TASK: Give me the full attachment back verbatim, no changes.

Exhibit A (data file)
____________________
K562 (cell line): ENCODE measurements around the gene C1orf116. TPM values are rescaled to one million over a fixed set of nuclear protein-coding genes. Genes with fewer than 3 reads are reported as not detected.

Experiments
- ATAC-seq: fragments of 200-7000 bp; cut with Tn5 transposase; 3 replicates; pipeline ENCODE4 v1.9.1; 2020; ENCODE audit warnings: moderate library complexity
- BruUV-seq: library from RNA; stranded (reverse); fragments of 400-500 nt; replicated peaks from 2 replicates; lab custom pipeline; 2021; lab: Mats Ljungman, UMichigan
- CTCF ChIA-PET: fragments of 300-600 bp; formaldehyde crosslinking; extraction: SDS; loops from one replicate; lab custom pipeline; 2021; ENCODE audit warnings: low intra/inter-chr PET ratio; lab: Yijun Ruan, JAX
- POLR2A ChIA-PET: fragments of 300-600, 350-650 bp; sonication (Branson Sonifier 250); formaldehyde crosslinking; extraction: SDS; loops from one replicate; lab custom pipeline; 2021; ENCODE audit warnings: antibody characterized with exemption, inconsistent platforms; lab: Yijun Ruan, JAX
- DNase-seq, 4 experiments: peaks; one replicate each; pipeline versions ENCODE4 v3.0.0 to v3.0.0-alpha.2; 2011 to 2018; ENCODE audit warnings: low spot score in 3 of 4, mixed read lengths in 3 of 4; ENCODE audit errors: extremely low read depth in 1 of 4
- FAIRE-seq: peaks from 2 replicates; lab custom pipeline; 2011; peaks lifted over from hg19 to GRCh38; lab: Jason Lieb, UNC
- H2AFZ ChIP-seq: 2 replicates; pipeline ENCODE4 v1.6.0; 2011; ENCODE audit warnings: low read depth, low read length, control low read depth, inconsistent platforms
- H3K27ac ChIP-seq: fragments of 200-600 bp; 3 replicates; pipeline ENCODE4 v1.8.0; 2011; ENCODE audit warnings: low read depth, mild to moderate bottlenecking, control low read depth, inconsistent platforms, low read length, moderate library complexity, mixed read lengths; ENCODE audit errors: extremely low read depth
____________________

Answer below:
K562 (cell line): ENCODE measurements around the gene C1orf116. TPM values are rescaled to one million over a fixed set of nuclear protein-coding genes. Genes with fewer than 3 reads are reported as not detected.

Experiments
- ATAC-seq: fragments of 200-7000 bp; cut with Tn5 transposase; 3 replicates; pipeline ENCODE4 v1.9.1; 2020; ENCODE audit warnings: moderate library complexity
- BruUV-seq: library from RNA; stranded (reverse); fragments of 400-500 nt; replicated peaks from 2 replicates; lab custom pipeline; 2021; lab: Mats Ljungman, UMichigan
- CTCF ChIA-PET: fragments of 300-600 bp; formaldehyde crosslinking; extraction: SDS; loops from one replicate; lab custom pipeline; 2021; ENCODE audit warnings: low intra/inter-chr PET ratio; lab: Yijun Ruan, JAX
- POLR2A ChIA-PET: fragments of 300-600, 350-650 bp; sonication (Branson Sonifier 250); formaldehyde crosslinking; extraction: SDS; loops from one replicate; lab custom pipeline; 2021; ENCODE audit warnings: antibody characterized with exemption, inconsistent platforms; lab: Yijun Ruan, JAX
- DNase-seq, 4 experiments: peaks; one replicate each; pipeline versions ENCODE4 v3.0.0 to v3.0.0-alpha.2; 2011 to 2018; ENCODE audit warnings: low spot score in 3 of 4, mixed read lengths in 3 of 4; ENCODE audit errors: extremely low read depth in 1 of 4
- FAIRE-seq: peaks from 2 replicates; lab custom pipeline; 2011; peaks lifted over from hg19 to GRCh38; lab: Jason Lieb, UNC
- H2AFZ ChIP-seq: 2 replicates; pipeline ENCODE4 v1.6.0; 2011; ENCODE audit warnings: low read depth, low read length, control low read depth, inconsistent platforms
- H3K27ac ChIP-seq: fragments of 200-600 bp; 3 replicates; pipeline ENCODE4 v1.8.0; 2011; ENCODE audit warnings: low read depth, mild to moderate bottlenecking, control low read depth, inconsistent platforms, low read length, moderate library complexity, mixed read lengths; ENCODE audit errors: extremely low read depth